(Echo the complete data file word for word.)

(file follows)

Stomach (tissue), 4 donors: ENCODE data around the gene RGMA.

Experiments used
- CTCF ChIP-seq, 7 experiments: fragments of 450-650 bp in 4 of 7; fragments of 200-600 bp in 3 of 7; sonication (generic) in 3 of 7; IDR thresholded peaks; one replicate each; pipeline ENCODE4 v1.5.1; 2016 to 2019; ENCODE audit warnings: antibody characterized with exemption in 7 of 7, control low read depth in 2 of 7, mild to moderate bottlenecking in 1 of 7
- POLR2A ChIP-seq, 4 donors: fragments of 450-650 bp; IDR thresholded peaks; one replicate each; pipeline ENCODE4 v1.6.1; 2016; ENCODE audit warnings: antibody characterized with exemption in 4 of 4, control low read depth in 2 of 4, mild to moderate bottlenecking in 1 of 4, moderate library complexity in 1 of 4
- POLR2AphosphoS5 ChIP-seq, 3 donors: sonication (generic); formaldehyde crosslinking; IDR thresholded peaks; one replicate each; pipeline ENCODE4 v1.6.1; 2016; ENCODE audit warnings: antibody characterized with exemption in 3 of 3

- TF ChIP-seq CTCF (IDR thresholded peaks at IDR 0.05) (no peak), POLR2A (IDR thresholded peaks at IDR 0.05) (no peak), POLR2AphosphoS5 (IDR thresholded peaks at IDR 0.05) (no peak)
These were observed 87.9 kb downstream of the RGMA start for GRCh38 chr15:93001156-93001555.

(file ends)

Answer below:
Stomach (tissue), 4 donors: ENCODE data around the gene RGMA.

Experiments used
- CTCF ChIP-seq, 7 experiments: fragments of 450-650 bp in 4 of 7; fragments of 200-600 bp in 3 of 7; sonication (generic) in 3 of 7; IDR thresholded peaks; one replicate each; pipeline ENCODE4 v1.5.1; 2016 to 2019; ENCODE audit warnings: antibody characterized with exemption in 7 of 7, control low read depth in 2 of 7, mild to moderate bottlenecking in 1 of 7
- POLR2A ChIP-seq, 4 donors: fragments of 450-650 bp; IDR thresholded peaks; one replicate each; pipeline ENCODE4 v1.6.1; 2016; ENCODE audit warnings: antibody characterized with exemption in 4 of 4, control low read depth in 2 of 4, mild to moderate bottlenecking in 1 of 4, moderate library complexity in 1 of 4
- POLR2AphosphoS5 ChIP-seq, 3 donors: sonication (generic); formaldehyde crosslinking; IDR thresholded peaks; one replicate each; pipeline ENCODE4 v1.6.1; 2016; ENCODE audit warnings: antibody characterized with exemption in 3 of 3

- TF ChIP-seq CTCF (IDR thresholded peaks at IDR 0.05) (no peak), POLR2A (IDR thresholded peaks at IDR 0.05) (no peak), POLR2AphosphoS5 (IDR thresholded peaks at IDR 0.05) (no peak)
These were observed 87.9 kb downstream of the RGMA start for GRCh38 chr15:93001156-93001555.